The impact of South Florida's global impact expands

South Florida’s global impact expands

Since the days of Ponce de Leon, South Florida’s economy has largely hinged on geography.

Beaches, warm winter temps, proximity to the Caribbean and Latin America continue to be critical factors. But the past few weeks have underscored Miami’s position as a global player.

Earlier this month, Lufthansa upgraded its Frankfurt-Miami route with a 526-seat A380 – the megajet that goes only to three other U.S. airports. TAP, the Portugese airline, added service between Miami and Lisbon.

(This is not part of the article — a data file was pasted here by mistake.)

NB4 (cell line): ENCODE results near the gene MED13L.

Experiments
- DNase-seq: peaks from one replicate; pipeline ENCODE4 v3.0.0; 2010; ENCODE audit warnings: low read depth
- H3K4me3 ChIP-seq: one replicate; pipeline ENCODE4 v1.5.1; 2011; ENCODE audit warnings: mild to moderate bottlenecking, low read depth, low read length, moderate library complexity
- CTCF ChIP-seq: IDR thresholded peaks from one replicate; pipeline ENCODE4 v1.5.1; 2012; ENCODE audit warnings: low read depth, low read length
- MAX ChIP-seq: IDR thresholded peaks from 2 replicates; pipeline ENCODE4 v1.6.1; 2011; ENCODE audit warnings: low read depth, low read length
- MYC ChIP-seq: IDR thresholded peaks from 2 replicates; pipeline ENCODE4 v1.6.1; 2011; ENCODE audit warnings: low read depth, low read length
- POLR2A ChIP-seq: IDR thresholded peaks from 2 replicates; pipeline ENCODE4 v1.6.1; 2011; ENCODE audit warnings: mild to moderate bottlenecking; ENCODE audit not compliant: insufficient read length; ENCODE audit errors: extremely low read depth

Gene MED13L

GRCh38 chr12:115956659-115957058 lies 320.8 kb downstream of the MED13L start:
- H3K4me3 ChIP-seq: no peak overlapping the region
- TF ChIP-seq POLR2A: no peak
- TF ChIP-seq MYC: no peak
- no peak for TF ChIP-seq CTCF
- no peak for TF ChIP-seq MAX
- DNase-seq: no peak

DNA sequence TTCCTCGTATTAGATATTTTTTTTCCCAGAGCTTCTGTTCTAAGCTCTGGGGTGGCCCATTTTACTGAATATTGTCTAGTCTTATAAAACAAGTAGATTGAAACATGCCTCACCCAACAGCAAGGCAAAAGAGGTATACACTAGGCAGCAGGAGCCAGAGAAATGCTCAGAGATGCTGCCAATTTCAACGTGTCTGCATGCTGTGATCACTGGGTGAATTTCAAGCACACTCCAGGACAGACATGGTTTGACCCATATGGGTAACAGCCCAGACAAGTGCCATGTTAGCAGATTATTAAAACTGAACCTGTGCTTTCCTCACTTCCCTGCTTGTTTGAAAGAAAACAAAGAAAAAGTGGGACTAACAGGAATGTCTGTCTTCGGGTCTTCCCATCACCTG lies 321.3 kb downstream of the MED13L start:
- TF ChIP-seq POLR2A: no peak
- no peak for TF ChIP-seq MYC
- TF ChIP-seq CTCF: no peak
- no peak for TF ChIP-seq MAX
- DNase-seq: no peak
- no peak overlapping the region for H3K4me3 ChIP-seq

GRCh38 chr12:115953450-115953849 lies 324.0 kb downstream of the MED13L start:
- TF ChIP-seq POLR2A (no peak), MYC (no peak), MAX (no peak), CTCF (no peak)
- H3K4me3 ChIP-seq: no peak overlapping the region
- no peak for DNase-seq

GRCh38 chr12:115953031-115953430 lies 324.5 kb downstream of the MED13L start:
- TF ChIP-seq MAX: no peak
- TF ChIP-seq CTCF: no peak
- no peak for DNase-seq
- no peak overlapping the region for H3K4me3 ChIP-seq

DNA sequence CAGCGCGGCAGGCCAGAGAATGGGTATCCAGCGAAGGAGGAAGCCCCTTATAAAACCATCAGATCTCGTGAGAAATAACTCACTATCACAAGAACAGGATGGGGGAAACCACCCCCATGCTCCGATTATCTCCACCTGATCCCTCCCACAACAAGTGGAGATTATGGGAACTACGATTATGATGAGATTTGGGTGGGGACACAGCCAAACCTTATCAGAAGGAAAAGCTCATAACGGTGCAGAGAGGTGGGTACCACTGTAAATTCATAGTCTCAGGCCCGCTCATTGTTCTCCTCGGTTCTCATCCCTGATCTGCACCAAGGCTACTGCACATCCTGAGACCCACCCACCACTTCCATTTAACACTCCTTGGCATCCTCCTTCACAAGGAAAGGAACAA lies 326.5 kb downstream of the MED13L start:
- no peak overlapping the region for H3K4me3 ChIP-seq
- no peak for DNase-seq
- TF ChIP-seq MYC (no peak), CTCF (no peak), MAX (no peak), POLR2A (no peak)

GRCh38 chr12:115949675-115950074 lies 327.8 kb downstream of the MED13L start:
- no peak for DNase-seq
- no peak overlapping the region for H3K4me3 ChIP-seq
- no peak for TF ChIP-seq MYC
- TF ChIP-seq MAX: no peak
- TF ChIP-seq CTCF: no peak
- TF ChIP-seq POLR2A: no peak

And last week, Sir Richard Branson staged one of his typically PR stunts to celebrate the announcement of Virgin Atlantic’s new service between London and Cancun – a move that could be written off as an excuse to party, save for the fact that Branson is also thinking about building a Virgin hotel here.

What’s more, international trade between South Florida and the rest of the world is on track to hit $100 billion for the first time ever, says Ken Roberts, founder and president of WorldCity, a business publication that focuses on South Florida’s international markets. And that figure doesn’t account for consulting, legal and banking services, points out FIU professor Jerry Haar.

. . .

Read: “South Florida’s global impact expands,“ an article by

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